Taunts about the Bulldogs' 2003 Coffs Harbour rape allegations sparked a brawl involving the NRL club's hooker Corey Hughes and his brother Glen.
The club today fined Hughes $10,000 over the incident outside Kembla Grange Racecourse on Saturday.
A club statement said a fight broke out after the Hughes brothers had been "provoked and verbally abused" by a group thought to have been celebrating a buck's day.
It's understood the pair were taunted about the rape allegations made against Bulldogs players after a pre-season trip to Coffs Harbour in 2003.
The Hughes brothers were never linked to that scandal.
The club said Corey Hughes was fined because he responded to the taunts "in a way the club will not tolerate".
Glen Hughes has no official role with the club having retired in 2001 after 100 first grade games.
The club first learned about the incident when contacted by Corey Hughes yesterday. His version of events was corroborated by a witness who had contacted the club.
Club great and former chief executive Steve Mortimer today warned the "stigma" of the Coffs Harbour allegations lingered even though no charges were laid and would continue to make players a potential target for a long time to come.
"As hard as it is, the legacy of Coffs Harbour will always be a stigma there," Mortimer said today.
"I think the players need to turn the other cheek.
"As hard as that may sound, if they don't turn the cheek there are no winners.
"If they do turn the cheek the winner is themselves. People get drink in them, particularly at the race days.
"It's very hard for them, I do feel for the players, but there's no winners in it.
"They just need to be smart. If you lash back, you are always going to have fellas with drink in them willing to set you up.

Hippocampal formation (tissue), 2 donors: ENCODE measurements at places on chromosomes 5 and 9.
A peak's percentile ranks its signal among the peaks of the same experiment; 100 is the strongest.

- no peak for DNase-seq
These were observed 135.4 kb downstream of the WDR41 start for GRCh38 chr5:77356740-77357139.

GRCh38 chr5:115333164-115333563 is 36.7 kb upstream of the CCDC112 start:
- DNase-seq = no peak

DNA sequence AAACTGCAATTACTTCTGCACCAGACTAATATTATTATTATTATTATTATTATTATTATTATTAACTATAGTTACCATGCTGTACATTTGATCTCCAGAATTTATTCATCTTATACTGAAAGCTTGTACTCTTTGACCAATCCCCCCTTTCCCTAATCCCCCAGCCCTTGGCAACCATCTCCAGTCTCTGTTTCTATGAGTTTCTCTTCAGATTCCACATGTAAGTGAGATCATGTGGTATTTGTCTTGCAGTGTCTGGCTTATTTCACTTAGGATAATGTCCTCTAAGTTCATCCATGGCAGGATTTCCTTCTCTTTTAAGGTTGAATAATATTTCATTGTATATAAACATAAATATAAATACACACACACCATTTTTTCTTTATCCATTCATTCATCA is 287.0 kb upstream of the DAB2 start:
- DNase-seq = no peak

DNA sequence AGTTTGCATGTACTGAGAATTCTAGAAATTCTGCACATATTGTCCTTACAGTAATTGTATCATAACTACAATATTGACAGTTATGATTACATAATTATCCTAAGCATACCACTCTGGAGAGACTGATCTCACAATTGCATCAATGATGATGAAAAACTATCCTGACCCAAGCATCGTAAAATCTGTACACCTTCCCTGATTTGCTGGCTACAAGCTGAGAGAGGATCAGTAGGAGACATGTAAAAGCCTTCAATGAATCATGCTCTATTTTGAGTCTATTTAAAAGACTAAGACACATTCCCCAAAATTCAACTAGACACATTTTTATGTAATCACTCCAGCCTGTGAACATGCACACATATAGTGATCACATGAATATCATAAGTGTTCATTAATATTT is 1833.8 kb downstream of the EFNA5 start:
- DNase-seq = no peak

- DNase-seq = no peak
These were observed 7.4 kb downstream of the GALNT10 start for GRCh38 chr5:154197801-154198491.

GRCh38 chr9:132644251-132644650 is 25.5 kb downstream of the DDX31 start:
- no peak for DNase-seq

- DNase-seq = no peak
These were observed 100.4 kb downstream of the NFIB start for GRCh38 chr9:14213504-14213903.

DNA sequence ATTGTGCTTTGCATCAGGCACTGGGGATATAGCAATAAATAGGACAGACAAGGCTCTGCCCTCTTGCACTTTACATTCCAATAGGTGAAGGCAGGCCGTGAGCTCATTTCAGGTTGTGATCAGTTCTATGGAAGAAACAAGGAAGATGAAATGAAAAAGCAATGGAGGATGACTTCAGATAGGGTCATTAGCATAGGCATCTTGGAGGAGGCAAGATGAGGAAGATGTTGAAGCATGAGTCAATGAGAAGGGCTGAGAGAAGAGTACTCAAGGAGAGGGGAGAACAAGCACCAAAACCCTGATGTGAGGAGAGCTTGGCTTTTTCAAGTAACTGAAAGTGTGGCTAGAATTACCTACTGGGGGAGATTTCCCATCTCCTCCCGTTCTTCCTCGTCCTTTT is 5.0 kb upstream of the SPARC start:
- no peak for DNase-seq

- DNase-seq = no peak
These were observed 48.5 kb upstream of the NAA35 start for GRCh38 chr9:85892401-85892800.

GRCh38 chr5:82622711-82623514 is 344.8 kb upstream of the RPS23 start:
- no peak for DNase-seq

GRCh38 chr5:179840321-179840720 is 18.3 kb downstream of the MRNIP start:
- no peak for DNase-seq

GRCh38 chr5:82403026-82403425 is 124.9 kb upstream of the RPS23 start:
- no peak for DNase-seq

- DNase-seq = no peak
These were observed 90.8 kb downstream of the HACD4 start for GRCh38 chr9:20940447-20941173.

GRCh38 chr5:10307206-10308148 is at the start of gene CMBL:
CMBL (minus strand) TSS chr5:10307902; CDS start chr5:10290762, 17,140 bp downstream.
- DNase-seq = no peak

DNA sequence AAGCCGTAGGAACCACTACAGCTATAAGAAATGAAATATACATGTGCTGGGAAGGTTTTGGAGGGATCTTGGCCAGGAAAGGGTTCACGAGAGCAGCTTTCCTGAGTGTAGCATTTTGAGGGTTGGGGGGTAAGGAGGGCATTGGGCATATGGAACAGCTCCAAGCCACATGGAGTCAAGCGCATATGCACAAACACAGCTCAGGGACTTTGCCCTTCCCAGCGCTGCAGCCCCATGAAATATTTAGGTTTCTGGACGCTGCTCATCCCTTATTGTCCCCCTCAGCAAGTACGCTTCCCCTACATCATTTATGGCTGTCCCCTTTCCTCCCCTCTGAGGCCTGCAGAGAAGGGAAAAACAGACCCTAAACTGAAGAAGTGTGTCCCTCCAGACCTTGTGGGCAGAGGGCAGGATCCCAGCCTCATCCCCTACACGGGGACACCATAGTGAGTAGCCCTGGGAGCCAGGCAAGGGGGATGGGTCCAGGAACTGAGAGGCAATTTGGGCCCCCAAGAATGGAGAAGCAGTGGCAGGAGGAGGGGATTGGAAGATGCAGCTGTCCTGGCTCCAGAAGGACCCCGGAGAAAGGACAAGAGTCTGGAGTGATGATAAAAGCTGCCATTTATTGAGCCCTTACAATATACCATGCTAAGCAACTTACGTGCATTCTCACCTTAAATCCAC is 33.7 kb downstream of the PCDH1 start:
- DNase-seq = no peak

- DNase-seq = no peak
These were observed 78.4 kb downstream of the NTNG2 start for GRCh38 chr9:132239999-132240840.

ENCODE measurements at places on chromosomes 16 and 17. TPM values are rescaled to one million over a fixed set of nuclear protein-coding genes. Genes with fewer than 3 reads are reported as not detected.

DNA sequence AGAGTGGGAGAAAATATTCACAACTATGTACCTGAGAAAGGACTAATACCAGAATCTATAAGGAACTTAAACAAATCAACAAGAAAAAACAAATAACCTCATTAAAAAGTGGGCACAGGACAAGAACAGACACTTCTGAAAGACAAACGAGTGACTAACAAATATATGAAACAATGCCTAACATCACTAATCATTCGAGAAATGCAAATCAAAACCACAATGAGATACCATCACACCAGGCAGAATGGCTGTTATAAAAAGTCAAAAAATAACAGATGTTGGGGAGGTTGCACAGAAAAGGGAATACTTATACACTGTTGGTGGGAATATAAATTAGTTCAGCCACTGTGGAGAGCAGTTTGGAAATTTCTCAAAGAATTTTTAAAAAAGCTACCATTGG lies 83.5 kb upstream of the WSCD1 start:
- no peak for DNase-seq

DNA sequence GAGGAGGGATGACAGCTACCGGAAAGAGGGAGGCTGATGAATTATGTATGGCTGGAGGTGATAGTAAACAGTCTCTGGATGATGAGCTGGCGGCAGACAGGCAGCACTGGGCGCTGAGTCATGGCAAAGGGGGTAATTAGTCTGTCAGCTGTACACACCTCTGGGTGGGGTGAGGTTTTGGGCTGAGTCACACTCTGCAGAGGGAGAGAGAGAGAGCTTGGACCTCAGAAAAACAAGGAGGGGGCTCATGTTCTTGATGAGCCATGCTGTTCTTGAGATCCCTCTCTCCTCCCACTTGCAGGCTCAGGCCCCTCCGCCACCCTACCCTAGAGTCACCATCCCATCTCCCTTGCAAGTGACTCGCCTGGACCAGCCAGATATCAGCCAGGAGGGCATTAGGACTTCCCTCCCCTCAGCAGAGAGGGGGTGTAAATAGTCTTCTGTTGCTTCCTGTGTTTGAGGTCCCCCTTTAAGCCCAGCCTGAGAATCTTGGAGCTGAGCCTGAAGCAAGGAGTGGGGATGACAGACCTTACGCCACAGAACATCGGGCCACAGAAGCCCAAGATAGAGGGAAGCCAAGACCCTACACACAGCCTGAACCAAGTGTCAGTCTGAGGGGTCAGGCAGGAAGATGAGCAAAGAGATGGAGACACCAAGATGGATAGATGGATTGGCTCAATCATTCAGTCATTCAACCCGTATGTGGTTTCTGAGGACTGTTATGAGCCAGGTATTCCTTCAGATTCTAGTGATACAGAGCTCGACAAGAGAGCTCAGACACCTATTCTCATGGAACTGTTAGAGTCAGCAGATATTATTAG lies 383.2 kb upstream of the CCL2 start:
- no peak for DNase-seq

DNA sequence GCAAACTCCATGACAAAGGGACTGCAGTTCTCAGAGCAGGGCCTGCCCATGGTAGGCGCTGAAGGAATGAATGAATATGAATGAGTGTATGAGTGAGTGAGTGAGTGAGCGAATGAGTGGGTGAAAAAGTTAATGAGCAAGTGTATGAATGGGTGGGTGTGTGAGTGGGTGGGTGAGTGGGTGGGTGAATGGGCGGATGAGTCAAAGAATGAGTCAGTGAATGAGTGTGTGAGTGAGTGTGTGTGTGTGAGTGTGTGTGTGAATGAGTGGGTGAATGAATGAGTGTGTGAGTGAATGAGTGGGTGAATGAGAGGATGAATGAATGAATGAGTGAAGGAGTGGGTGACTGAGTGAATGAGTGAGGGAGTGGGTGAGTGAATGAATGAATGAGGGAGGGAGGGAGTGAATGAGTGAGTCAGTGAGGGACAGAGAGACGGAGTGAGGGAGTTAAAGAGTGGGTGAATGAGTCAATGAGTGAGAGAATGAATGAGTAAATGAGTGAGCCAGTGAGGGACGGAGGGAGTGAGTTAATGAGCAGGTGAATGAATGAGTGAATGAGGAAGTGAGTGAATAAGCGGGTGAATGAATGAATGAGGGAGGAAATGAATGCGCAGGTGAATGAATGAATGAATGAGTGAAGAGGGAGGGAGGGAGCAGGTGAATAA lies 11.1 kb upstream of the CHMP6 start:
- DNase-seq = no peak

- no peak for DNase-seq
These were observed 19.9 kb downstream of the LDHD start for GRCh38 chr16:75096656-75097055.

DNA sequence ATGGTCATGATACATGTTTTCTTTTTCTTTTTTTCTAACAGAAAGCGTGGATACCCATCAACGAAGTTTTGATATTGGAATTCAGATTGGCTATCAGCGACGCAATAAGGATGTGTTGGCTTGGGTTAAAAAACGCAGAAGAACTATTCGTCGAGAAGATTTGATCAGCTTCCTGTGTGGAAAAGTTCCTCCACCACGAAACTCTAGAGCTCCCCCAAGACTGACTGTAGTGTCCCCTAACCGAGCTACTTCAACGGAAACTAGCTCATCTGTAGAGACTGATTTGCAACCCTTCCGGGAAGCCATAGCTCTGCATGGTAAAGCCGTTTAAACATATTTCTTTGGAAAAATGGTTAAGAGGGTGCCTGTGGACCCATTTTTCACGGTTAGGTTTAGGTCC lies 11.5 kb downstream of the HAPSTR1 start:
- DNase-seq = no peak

"I've experienced it myself, tough guys try to big-note in front of their girls or whatever.
"It's far better to walk away than reacting."
Mortimer said Bulldogs management could be more proactive about educating the players on how to behave in public.
"It might not be such a stupid idea, maybe it would be worthwhile counselling the players on these things," Mortimer said.
"Something needs to be addressed with the players because this is something that will be ongoing, so they will need to address this in the future so they can handle things in a diplomatic way."
Mortimer said that club chief executive Malcolm Noad had to remind the players of their responsibilities to the club and the game.
"The (current) code of conduct is exactly the one I addressed (when in charge)," he said.
"Every year we would reinforce that with the players at the coming of the new season.
"We'd impress upon them they had a role to play as ambassadors, not just for the club but for rugby league.
"Lessons in life are (painful), when you are at your lowest ebb you just have to back yourself and hang in there.
"The Bulldogs will have to do that, hang in there and address the policy."
Asked if he empathised with Noad's situation, Mortimer said: "It's hard, it's not my role to care anymore.
"I care about the club, it would be nice to hear some good news about the Bulldogs in the future."
The timing of the incident couldn't be worse, with Noad and coach Steve Folkes on a charity bicycle ride in rural NSW.
Saturday's incident is the latest in a litany of off-field offences by the Bulldogs in recent seasons.
In March 2004, the Bulldogs slugged Willie Mason $25,000 for returning a positive drugs test in the pre-season. In the same month, one player was fined $10,000 and another $5000 after turning up for police interviews wearing thongs and boardshorts.
And in August Sonny Bill Williams made a public apology and was fined $10,000 after being charged with drink driving.